Install

Get the latest updates as we post them — right on your browser

. Last Updated: 07/27/2016

When Workers Steal Trade Data

Russian employees are starting to leave companies armed with the knowledge and experience needed to start their own businesses -- as well as the valuable trade information that can give them an inside track as a new competitor.


In any country, employers are vulnerable when workers take off with company secrets and client lists. Although there are laws on the Russian books that protect employers' confidential trade information, the lack of precedent-setting court decisions means that employee and employer rights are less clear-cut in these instances than in the West.


Workers who break a contract agreement, or restrictive covenant, and take company secrets to their new places of employment are obligated to compensate their former employer for the inflicted damages, according to Article 139 of the Russian Civil Code.


Article 139 defines an official or trade secret as information that possesses "actual or potential commercial value due to the fact that it is unknown to third parties, there is no free access to it on a lawful basis and the possessor of the information takes measures to protect its confidentiality."


Lorna Townsend, a lawyer with Baker & McKenzie, said the extent to which restrictive covenants may be enforced is unclear. "You can't stop employees from working with a competitor," she said.


In the United States, employers can impose restrictions upon their employees' use of confidential information and restrict them once they engage in a competitive business. Restrictions may include not soliciting the company's clients in a certain territory, for a certain period of time.


The U.S. employer generally defines the trade secrets, which may include both customer and price lists, said Kevin Dent, an attorney with the Western law firm, Baker & Botts.


But sinc e there are no precedents in Russia, it is vital for both the employer and employee to clearly define the secrets in writing in an employment contract, Dent said.


"Here you have much more incentive to be more specific in a contract, because you have nothing to fall back on," he added.


Legal precedents in Russia would be welcomed by companies that so far have had to solve these problems internally.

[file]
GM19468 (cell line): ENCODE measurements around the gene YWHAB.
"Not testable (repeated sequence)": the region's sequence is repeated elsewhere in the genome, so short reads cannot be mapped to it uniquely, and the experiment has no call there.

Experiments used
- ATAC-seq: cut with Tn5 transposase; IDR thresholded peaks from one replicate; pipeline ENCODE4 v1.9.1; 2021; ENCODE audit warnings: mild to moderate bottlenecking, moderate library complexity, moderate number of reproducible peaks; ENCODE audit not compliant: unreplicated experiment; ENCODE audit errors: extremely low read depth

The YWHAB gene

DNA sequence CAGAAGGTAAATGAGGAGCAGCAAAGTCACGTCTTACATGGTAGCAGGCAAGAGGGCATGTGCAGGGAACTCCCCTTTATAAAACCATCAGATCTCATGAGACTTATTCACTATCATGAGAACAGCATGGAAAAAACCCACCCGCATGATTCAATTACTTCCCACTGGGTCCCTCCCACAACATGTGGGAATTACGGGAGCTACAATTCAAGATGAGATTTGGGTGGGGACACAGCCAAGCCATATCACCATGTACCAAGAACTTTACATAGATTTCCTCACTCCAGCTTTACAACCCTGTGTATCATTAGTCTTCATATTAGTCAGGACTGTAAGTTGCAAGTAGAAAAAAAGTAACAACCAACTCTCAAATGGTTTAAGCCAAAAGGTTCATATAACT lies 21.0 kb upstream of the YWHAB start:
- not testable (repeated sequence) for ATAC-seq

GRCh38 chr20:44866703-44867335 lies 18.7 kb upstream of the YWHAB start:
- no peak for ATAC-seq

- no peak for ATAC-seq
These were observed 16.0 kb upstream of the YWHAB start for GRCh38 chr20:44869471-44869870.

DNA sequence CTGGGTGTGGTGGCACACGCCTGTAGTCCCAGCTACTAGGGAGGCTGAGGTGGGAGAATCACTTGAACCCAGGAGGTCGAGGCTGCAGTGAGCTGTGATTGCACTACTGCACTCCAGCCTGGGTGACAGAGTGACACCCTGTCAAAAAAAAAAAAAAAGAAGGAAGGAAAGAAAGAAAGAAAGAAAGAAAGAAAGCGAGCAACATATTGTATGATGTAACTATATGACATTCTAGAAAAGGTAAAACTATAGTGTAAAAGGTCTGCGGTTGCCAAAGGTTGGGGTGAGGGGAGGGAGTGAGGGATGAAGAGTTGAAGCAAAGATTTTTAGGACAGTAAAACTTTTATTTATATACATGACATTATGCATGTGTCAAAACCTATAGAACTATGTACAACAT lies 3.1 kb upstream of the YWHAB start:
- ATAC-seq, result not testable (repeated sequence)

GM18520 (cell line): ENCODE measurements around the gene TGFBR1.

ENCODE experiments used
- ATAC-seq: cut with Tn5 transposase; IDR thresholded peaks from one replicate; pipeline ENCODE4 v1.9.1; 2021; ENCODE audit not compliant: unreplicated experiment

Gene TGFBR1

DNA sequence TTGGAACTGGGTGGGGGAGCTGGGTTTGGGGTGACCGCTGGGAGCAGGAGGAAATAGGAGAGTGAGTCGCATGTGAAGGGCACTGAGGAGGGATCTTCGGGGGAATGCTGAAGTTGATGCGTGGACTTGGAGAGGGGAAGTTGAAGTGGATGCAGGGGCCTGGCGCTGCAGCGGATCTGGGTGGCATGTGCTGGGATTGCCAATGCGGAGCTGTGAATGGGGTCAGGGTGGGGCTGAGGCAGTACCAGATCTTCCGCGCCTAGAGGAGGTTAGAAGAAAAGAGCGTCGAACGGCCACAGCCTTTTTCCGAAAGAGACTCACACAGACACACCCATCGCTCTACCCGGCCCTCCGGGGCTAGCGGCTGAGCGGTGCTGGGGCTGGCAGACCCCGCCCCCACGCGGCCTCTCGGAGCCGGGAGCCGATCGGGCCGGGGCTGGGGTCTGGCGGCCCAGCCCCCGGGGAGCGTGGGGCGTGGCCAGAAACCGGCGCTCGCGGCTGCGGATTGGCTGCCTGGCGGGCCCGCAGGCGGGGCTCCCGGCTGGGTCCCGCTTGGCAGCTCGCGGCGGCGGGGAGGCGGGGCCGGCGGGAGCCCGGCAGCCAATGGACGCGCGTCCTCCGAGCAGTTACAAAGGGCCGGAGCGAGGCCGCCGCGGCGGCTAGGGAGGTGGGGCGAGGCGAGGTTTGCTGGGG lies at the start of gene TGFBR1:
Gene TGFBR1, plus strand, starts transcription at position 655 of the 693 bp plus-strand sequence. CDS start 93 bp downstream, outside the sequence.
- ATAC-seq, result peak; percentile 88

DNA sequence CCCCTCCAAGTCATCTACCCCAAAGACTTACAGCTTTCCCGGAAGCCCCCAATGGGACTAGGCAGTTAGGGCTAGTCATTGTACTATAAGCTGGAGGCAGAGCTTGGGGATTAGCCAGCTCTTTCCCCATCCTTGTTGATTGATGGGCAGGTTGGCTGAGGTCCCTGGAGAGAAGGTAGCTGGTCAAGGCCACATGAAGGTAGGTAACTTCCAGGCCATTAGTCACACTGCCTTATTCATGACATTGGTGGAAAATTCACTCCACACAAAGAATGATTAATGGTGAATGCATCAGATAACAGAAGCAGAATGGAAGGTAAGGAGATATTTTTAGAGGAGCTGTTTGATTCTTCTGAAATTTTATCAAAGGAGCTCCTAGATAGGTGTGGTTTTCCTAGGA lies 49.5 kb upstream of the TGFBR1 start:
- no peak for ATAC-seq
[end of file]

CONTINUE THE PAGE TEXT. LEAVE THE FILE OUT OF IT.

According to a source close to one Western ad firm, a Russian employee handled a client's account while simultaneously working with the same client on the side. Even though he broke the firm's rules, the Russian employee told his employers that he had never signed a contract with them and therefore was not bound by their restrictions.


A second employee at the same firm had to sign a contract upon leaving the company which specified that she could not contact any of the firm's clients. The contract further stipulated that she could not contact any person or company with whom she had made contact through the firm -- including non-clients -- for a set number of years.


"If the contract is overly restrictive, though, a court is unlikely to uphold it," said Baker & McKenzie's Townsend.


"Some employers include clauses in contracts whose enforceability is questionable, in the hope that the employee will nevertheless feel bound by it," she said. "Problems can arise, however, if the employer attempts to enforce such a clause against a reluctant employee, and the employer may find itself in court with a damages claim against it."


According to Article 5 of the Russian Labor Code, provisions of labor contracts are not valid when they worsen the employers' standing in comparison to labor laws, said Dmitry Pentsov of Baker & Botts. Pentsov added that he has seen several contracts in which the employer included additional clauses which would probably not be upheld in a Russian court.


The issue of confidential information is covered in a second piece of legislation: Chapter 3, Article 10 of the Russian Federation Law on Competition and Restriction of Monopoly Activity on Commodity Markets. The law prohibits unfair competition, which is defined as the receipt, use and divulgence of scientific and technical, production or commercial information, including commercial secrets, without the consent of its holder.


This law specifically targets employees who create their own businesses by using a former employer's secrets. However, if the former employees use the prohibited information while working for a new company, the new employer is also held responsible and liable for damages, Pentsov said.